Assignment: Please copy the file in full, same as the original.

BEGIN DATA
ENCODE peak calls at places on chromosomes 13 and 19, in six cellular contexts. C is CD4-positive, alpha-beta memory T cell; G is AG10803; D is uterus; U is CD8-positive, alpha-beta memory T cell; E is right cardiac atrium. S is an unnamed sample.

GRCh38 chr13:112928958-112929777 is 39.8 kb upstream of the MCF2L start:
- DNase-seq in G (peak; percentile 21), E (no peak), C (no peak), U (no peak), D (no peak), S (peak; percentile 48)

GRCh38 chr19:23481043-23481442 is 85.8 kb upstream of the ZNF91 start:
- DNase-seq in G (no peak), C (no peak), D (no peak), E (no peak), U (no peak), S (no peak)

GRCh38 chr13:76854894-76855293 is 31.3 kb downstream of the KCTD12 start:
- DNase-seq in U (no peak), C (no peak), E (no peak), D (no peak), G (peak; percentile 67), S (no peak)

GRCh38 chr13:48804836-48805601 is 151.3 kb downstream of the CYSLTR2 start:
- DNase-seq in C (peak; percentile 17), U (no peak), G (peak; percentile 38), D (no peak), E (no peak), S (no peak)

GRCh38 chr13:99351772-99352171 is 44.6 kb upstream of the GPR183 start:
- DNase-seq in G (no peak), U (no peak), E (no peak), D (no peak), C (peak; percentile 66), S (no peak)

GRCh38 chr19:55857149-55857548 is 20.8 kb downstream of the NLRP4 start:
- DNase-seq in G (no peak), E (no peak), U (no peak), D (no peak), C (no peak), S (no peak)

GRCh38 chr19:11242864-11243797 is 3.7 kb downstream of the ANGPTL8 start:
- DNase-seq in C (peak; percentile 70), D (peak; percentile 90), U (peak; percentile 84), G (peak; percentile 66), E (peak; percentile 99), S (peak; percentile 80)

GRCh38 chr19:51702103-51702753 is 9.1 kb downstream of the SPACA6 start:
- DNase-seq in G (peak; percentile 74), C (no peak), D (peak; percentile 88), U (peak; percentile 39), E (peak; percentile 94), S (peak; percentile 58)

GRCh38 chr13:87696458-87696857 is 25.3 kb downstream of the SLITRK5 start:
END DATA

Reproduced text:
ENCODE peak calls at places on chromosomes 13 and 19, in six cellular contexts. C is CD4-positive, alpha-beta memory T cell; G is AG10803; D is uterus; U is CD8-positive, alpha-beta memory T cell; E is right cardiac atrium. S is an unnamed sample.

GRCh38 chr13:112928958-112929777 is 39.8 kb upstream of the MCF2L start:
- DNase-seq in G (peak; percentile 21), E (no peak), C (no peak), U (no peak), D (no peak), S (peak; percentile 48)

GRCh38 chr19:23481043-23481442 is 85.8 kb upstream of the ZNF91 start:
- DNase-seq in G (no peak), C (no peak), D (no peak), E (no peak), U (no peak), S (no peak)

GRCh38 chr13:76854894-76855293 is 31.3 kb downstream of the KCTD12 start:
- DNase-seq in U (no peak), C (no peak), E (no peak), D (no peak), G (peak; percentile 67), S (no peak)

GRCh38 chr13:48804836-48805601 is 151.3 kb downstream of the CYSLTR2 start:
- DNase-seq in C (peak; percentile 17), U (no peak), G (peak; percentile 38), D (no peak), E (no peak), S (no peak)

GRCh38 chr13:99351772-99352171 is 44.6 kb upstream of the GPR183 start:
- DNase-seq in G (no peak), U (no peak), E (no peak), D (no peak), C (peak; percentile 66), S (no peak)

GRCh38 chr19:55857149-55857548 is 20.8 kb downstream of the NLRP4 start:
- DNase-seq in G (no peak), E (no peak), U (no peak), D (no peak), C (no peak), S (no peak)

GRCh38 chr19:11242864-11243797 is 3.7 kb downstream of the ANGPTL8 start:
- DNase-seq in C (peak; percentile 70), D (peak; percentile 90), U (peak; percentile 84), G (peak; percentile 66), E (peak; percentile 99), S (peak; percentile 80)

GRCh38 chr19:51702103-51702753 is 9.1 kb downstream of the SPACA6 start:
- DNase-seq in G (peak; percentile 74), C (no peak), D (peak; percentile 88), U (peak; percentile 39), E (peak; percentile 94), S (peak; percentile 58)

GRCh38 chr13:87696458-87696857 is 25.3 kb downstream of the SLITRK5 start: